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Research Papers

Trajectory Control and Sensitivity Analysis of Curiosity Rover on Uneven Terrains

[+] Author and Article Information
Shiva Tashakori

School of Automotive Engineering,
Iran University of Science and Technology,
Narmak, Tehran 16844, Iran
e-mail: tashakori_shiva@auto.iust.ac.ir

Saleh Kasiri Bidhendi

School of Automotive Engineering,
Iran University of Science and Technology,
Narmak, Tehran 16844, Iran
e-mail: s_kasiri@alumni.iust.ac.ir

Behrooz Mashadi

School of Automotive Engineering,
Iran University of Science and Technology,
Narmak, Tehran 16844, Iran
e-mail: b_mashhadi@iust.ac.ir

Javad Marzbanrad

School of Automotive Engineering,
Iran University of Science and Technology,
Narmak, Tehran 16844, Iran
e-mail: marzban@iust.ac.ir

1Corresponding author.

Contributed by the Dynamic Systems Division of ASME for publication in the JOURNAL OF DYNAMIC SYSTEMS, MEASUREMENT,AND CONTROL. Manuscript received November 18, 2018; final manuscript received May 16, 2019; published online June 27, 2019. Assoc. Editor: Richard Bearee.

J. Dyn. Sys., Meas., Control 141(11), 111001 (Jun 27, 2019) (13 pages) Paper No: DS-18-1519; doi: 10.1115/1.4043910 History: Received November 18, 2018; Revised May 16, 2019

In this paper, the six-wheel lunar rover is simulated in Adams/View software environment and then via co-simulation between adams and matlab/simulink with which a path-following controller is designed and implemented on the rocker-bogie mechanism. The proposed algorithm consists of three parts. First, the inverse kinematic equations are used to transform the trajectory into appropriate desired values. Second, a sliding mode controller (SMC) is designed which used the desired values to control the motion of the robot. Moreover, disturbances are taken into consideration to minimize the lateral error. In order to investigate the proposed integrated algorithm, the analysis of rover traversability on the uneven surface of the moon is performed in two different states, namely by considering the motion restrictions of the rocker-bogie mechanisms and by increasing the rover speed, body yaw angle, and also obstacle height in crossing the rough terrain. Investigation of the rover in different states has given insight on the performance of the proposed controller at limits of mobility of the robot. Finally, to reduce the battery energy consumption, input torques proportional to the load on the wheels are produced. The values of the deviations from the desired path and velocity in all the mentioned analyses indicate the effectiveness of the SMC.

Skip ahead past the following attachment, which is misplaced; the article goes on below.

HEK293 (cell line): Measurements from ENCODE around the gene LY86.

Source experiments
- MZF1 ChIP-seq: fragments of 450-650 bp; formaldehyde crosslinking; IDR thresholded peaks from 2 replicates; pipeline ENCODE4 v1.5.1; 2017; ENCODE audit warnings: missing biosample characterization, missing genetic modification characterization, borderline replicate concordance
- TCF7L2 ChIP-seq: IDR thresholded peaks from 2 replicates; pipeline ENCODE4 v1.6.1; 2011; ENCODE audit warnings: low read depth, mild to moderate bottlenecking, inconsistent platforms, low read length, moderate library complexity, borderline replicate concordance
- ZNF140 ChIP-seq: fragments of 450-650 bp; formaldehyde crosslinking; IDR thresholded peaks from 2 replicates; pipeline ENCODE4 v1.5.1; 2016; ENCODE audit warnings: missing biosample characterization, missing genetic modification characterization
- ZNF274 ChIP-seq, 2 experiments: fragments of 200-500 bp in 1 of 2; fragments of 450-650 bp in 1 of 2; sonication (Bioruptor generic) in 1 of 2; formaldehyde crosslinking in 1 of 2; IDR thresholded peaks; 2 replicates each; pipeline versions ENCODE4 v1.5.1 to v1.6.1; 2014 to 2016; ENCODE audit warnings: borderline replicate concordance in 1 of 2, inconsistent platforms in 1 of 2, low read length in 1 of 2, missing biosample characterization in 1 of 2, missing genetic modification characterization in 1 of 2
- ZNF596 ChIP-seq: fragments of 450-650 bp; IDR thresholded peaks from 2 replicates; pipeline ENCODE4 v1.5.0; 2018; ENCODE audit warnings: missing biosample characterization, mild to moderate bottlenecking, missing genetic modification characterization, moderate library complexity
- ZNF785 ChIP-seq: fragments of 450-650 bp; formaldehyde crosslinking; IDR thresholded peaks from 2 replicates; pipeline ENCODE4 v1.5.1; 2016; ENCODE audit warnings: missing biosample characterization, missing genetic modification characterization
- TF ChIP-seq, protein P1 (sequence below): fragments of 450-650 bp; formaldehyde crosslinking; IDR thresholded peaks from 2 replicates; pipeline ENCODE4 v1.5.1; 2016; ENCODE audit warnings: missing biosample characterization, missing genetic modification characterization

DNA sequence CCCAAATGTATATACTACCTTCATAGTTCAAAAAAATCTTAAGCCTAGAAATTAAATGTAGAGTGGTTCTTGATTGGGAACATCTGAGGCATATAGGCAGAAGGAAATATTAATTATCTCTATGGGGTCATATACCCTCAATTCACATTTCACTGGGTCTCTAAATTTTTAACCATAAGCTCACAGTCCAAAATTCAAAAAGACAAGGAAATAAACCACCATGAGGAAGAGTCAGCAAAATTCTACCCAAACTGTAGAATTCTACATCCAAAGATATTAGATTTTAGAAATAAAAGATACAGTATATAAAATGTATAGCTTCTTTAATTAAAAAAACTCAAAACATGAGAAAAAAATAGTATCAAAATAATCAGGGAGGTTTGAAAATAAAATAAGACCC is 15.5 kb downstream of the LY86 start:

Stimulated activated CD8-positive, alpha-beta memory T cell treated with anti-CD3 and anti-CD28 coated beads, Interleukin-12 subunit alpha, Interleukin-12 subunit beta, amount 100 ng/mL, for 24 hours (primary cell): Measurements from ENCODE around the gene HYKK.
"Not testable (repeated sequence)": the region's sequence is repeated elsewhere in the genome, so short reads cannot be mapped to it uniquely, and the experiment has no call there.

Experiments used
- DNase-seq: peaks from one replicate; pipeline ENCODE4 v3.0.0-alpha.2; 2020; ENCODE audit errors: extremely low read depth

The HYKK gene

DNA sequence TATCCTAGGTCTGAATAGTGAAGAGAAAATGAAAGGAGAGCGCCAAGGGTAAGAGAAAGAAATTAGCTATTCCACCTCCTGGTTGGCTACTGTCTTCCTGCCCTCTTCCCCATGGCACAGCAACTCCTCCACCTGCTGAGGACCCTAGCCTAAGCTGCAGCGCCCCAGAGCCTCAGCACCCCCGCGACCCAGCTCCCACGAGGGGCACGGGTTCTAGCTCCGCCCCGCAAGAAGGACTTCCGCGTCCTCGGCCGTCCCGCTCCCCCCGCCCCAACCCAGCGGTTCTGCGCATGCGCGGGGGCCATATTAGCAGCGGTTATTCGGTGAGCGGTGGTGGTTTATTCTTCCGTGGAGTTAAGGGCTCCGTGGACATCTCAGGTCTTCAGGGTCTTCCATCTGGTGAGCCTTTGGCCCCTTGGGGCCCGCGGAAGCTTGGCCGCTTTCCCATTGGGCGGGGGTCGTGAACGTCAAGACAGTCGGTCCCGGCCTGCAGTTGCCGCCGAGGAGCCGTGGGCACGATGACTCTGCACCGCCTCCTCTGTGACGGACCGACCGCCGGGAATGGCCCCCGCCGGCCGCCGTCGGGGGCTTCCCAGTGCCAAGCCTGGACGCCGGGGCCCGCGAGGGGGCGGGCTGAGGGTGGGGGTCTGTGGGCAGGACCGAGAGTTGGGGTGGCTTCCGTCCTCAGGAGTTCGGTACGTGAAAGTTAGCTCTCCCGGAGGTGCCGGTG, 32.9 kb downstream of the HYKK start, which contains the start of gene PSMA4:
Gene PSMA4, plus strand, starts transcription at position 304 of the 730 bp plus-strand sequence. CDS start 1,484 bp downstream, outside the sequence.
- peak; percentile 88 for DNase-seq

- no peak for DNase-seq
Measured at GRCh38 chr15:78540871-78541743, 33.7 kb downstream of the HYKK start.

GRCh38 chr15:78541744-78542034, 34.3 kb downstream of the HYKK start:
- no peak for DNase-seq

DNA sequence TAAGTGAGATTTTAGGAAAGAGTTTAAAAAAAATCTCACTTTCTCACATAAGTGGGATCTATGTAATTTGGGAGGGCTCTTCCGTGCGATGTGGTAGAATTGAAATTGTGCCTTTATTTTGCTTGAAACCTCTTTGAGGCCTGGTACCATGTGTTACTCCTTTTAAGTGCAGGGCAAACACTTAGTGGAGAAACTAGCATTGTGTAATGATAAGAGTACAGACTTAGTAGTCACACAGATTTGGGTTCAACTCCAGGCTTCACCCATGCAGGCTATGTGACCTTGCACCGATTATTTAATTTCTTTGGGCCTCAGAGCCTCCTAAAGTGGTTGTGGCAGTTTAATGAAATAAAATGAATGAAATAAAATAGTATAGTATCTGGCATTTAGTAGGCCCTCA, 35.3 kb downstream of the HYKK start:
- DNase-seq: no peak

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Figures

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Fig. 1

Revealing generalized geometric variables

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Fig. 2

Single wheel model

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Fig. 3

Schematic of sliding mode controller

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Fig. 4

Sliding variable s versus time

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Fig. 5

(a) Test ground, (b) the real trajectory curve compared with the ideal path, (c) body longitudinal speed deviation, (d) desired path deviation, in the analysis of the effect of obstacle height, (e) rear right wheel slip ratio, and (f) normalized longitudinal force of rear right

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Fig. 6

(a) Test ground, (b) the real trajectory curve compared with the ideal path, (c) body longitudinal speed deviation, (d) desired path deviation, in the analysis of the effect of steering on obstacles, (e) rear right wheel slip ratio, and (f) normalized longitudinal force of rear right

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Fig. 7

(a) Test ground, (b) the real trajectory curve compared with the ideal path, (c) body longitudinal speed deviation, (d) desired path deviation in the analysis of the effect of robot speed, (e) rear right wheel slip ratio, and (f)normalized longitudinal force of rear right

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Fig. 8

(a) Test ground, (b) the real trajectory curve compared with the ideal path, (c) body longitudinal speed deviation, (d) desired path deviation in the analysis of the effect of preventing free rolling in wheels, (e) wheels average slip ratio, and (f) normalized longitudinal force of rear right

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Fig. 9

Energy consumption in two configurations of CNLE and NNLE

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